Statistics. Like so many things in life, it’s easy to bend facts and figures to support an argument or make a point. Brexit exemplified that and then some.
And so it is with pensions data. Following this morning’s publication of the first full year of pension freedom information, the headlines varied from paper to paper and website to website.
‘Some taking too much from pension pots’ said the BBC. ‘Retirees prove more prudent than expected after pension freedoms’ reported The Guardian. ‘Insurers warn that some people may be plundering pension pots too soon, raising concern money will run out’. That last one was from Thisismoney, part of the Daily Mail group. Then The Telegraph: ‘One year of pension freedoms: Over 55s make a million bank-account style payments’.
What of the original statement by the Association of British Insurers (ABI)? Its top line read ‘Majority take sensible approach, but signs some withdrawing too much too soon.’
In a story like this, is it best to take the angle given by the people who actually collated the statistics? Even then, they might have an axe to grind.
Let’s look at the facts. Pension freedoms were introduced in April last year. Put simply, these new rules allow savers to spend up to 100 per cent of their pension how they like. They are intended to prevent people from being forced into buying an annuity, which often represents poor value for money.
At the time, some commentators urged pensioners not to blow their cash on luxury holidays and flash new cars. There were genuine fears that, faced with the prospect of a substantial lump sum, older people would make hasty decisions they’d come to regret later. Others celebrated the introduction of unprecedented freedom for retirees to choose how to use their savings to fund later life.
I was with the ‘what on earth does the Government think it’s doing’ camp. The pensions minister at the time, Steve Webb, said people would be free to spend it on a Lamborghini if they wanted to – after all, there would be nothing to stop them. And what happens when the money dries up? They fall back on the State, burdening younger generations.
I’m pleased to say that, looking at the ABI’s stats, I’ve been proved broadly wrong.
Six out of ten pensioners are withdrawing money from their pension pots at a rate of around 4 per cent a year. Some 57 per cent of pensioners have withdrawn less than 1 per cent of their fund so far.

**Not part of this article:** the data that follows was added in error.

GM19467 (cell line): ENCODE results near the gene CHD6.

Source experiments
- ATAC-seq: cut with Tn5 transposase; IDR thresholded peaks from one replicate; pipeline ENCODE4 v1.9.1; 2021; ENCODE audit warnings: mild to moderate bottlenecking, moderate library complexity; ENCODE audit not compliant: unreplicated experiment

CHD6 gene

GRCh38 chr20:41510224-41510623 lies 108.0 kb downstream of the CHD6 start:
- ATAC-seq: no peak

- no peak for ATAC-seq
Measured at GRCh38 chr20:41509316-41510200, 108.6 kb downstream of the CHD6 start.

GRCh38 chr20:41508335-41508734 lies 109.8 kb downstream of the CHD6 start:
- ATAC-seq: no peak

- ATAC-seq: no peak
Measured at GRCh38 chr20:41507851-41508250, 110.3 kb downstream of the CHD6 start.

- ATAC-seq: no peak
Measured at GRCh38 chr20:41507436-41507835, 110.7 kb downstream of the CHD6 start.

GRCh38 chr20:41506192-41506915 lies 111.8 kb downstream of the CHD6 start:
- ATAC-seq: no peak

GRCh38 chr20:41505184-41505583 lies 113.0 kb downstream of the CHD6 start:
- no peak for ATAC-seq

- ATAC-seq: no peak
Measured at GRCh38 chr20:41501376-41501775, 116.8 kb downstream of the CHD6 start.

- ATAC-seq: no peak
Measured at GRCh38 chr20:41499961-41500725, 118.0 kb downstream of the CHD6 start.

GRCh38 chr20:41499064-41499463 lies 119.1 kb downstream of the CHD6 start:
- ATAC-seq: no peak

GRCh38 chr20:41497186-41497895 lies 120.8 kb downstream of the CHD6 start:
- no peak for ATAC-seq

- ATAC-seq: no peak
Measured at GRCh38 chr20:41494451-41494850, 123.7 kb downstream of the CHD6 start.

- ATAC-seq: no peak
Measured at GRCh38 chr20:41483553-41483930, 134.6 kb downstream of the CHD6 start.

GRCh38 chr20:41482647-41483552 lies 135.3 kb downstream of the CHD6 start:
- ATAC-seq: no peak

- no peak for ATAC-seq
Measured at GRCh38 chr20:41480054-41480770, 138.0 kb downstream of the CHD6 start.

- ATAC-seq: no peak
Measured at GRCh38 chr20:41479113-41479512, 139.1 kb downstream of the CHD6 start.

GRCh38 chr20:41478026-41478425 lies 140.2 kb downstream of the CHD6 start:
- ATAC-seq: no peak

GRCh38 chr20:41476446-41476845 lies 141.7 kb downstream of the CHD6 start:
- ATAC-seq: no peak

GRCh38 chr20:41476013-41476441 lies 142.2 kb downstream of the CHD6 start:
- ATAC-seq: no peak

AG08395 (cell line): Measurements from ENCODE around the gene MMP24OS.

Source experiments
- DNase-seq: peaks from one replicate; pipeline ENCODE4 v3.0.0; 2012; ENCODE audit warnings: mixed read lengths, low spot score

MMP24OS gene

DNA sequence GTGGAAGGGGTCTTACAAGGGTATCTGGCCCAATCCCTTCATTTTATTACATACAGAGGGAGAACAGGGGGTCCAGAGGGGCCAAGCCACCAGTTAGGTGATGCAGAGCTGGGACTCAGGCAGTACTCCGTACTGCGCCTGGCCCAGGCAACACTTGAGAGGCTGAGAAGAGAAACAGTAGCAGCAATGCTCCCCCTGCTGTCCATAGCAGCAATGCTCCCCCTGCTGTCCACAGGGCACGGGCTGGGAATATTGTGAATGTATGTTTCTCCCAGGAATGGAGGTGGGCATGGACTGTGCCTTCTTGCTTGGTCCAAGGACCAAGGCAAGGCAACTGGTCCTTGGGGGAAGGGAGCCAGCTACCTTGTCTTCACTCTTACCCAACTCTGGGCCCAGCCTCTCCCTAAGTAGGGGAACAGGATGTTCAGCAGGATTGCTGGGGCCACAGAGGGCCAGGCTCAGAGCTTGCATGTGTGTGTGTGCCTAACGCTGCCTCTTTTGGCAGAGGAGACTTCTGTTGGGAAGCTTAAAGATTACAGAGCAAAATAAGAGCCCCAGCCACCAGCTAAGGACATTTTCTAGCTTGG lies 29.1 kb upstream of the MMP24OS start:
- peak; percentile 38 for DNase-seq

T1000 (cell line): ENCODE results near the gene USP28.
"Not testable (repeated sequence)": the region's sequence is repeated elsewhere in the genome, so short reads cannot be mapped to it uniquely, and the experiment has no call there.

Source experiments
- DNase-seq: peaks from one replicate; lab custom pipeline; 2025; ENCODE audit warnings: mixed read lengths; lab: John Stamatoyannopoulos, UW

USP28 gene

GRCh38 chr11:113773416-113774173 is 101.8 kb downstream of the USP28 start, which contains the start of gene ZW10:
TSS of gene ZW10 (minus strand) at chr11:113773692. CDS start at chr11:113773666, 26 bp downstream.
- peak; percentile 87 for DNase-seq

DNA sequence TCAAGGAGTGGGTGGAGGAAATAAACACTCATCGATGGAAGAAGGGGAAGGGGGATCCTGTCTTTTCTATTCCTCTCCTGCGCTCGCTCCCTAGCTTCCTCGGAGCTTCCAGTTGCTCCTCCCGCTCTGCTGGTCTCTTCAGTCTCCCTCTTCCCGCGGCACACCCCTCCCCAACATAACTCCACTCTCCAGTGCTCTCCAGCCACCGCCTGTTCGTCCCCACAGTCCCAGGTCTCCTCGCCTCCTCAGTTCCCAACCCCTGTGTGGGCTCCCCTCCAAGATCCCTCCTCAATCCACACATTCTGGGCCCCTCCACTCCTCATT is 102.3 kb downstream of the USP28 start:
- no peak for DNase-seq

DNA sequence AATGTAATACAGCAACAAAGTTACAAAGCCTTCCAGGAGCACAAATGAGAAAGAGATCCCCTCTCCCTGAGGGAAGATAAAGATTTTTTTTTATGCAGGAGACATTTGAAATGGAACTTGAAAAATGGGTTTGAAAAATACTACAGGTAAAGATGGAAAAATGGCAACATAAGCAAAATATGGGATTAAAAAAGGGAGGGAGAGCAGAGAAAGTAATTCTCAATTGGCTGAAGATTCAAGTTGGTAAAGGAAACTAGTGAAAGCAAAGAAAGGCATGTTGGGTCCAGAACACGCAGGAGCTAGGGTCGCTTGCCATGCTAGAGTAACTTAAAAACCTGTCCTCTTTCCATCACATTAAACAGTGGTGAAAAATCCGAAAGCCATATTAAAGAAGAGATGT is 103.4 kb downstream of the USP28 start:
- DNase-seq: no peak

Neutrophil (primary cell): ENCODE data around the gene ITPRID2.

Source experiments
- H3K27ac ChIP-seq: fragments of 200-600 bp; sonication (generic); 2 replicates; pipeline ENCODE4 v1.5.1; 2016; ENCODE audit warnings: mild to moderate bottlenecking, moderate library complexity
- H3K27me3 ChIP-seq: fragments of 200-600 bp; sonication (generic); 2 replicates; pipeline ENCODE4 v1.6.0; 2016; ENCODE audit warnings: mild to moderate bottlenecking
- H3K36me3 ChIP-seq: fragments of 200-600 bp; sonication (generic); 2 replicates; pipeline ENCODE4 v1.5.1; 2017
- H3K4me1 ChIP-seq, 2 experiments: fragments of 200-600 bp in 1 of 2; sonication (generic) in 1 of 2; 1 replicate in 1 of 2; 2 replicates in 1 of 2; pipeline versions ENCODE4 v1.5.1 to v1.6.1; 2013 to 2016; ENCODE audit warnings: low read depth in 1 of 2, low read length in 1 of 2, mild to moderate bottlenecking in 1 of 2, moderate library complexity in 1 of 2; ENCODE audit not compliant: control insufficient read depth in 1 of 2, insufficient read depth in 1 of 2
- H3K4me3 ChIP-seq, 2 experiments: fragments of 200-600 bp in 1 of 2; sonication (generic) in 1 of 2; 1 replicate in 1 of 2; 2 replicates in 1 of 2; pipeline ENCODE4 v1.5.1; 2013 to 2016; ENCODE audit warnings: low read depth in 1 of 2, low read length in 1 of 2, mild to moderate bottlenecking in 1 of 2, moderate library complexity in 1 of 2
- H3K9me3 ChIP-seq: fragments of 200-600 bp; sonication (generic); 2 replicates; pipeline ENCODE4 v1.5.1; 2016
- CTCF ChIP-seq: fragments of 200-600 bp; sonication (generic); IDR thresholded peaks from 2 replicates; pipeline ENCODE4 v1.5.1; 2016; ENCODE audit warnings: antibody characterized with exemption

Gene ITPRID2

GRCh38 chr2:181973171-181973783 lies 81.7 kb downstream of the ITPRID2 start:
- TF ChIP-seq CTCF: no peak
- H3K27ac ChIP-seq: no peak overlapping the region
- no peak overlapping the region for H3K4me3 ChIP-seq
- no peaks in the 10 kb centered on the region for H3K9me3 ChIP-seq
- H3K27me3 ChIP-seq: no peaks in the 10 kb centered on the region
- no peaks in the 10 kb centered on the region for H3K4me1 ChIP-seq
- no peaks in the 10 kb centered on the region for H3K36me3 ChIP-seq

Yvonne Braun, the ABI’s director of policy, long term savings and protection, said: ‘This is our most detailed analysis of customer decisions to date following the introduction of the pension freedoms. The data shows that the freedoms have been implemented successfully, and are working as intended. New data released shows that more than half of pots are having less than 1 per cent withdrawn a quarter, which seems to indicate most people are taking a sensible approach.’
But – and this is a big but – a total of about £4.3 billion was taken out of pensions in cash, with many people taking advantage of the 25 per cent tax-free cash lump sum on withdrawal. The average cash payment was £14,500.
Indeed, in the last quarter, four per cent of pots had 10 per cent or more withdrawn, and many others are taking their whole pot in one go.
David Newman, head of pensions at Close Brothers Asset Management, said: ‘It’s clear that a minority are at risk of diminishing their pension pots too quickly – a problem that would be insurmountable should they have no further savings or assets to fall back on. It would be a nightmare scenario for many retirees to spend 40 years accumulating a pot, only to run out a few years into retirement due to a lack of planning.
‘With retirement planning more complicated than ever before, and with an ever-increasing range of options and retirement products available, taking professional advice has never been more important to help individuals fully understand the implications of their choices.’
An adviser would say that, wouldn’t he? But he has a point. If you’ve spent a lifetime building up a pension fund, taking advice on what to do with a large chunk of that money seems like a no-brainer, particularly when you consider that annuity rates have taken a battering and are more than likely to fall further following the recent decision to cut interest rates to a 300-year low.
Helen Nugent is Online Money Editor of The Spectator